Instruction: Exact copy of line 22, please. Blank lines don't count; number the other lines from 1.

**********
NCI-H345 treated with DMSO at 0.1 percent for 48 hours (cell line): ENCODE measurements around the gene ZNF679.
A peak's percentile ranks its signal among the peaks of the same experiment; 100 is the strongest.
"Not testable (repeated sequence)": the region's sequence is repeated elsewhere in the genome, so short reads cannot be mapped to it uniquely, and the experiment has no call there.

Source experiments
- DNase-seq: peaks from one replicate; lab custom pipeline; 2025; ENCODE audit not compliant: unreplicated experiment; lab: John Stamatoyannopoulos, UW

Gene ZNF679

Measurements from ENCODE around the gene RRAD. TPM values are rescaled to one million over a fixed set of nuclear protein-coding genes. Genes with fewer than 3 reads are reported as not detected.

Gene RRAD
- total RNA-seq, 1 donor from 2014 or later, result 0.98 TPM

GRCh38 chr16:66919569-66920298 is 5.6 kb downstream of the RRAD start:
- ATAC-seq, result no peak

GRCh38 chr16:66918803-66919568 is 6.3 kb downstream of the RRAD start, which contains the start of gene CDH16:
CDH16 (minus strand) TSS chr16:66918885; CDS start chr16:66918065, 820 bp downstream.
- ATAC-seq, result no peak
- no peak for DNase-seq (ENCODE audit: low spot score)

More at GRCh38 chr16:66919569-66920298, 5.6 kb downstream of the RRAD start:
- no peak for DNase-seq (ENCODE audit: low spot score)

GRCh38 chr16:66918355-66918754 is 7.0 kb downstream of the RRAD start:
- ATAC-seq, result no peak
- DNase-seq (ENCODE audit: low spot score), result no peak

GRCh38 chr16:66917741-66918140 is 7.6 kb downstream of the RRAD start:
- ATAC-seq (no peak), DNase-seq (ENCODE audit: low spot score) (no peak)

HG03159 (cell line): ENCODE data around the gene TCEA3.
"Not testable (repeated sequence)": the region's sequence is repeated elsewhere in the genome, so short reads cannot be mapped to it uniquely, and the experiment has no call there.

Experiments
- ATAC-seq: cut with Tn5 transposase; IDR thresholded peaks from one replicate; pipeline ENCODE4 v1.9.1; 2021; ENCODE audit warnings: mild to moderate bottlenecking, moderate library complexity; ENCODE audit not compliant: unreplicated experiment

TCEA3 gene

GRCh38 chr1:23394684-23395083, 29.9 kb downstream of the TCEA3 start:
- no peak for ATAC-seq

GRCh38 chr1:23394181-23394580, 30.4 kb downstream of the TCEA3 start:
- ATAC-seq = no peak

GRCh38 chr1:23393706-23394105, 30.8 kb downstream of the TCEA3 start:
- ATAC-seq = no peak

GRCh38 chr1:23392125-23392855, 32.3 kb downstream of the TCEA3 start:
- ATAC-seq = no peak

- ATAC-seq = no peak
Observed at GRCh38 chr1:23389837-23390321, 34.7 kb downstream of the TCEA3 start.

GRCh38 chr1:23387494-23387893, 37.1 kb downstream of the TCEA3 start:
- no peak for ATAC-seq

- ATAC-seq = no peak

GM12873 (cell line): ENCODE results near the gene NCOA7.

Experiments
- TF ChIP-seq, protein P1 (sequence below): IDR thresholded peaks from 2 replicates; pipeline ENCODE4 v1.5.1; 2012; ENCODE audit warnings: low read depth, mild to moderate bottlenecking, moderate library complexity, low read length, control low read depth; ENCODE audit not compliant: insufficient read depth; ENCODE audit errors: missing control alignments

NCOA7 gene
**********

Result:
- ATAC-seq (no peak), DNase-seq (ENCODE audit: low spot score) (no peak)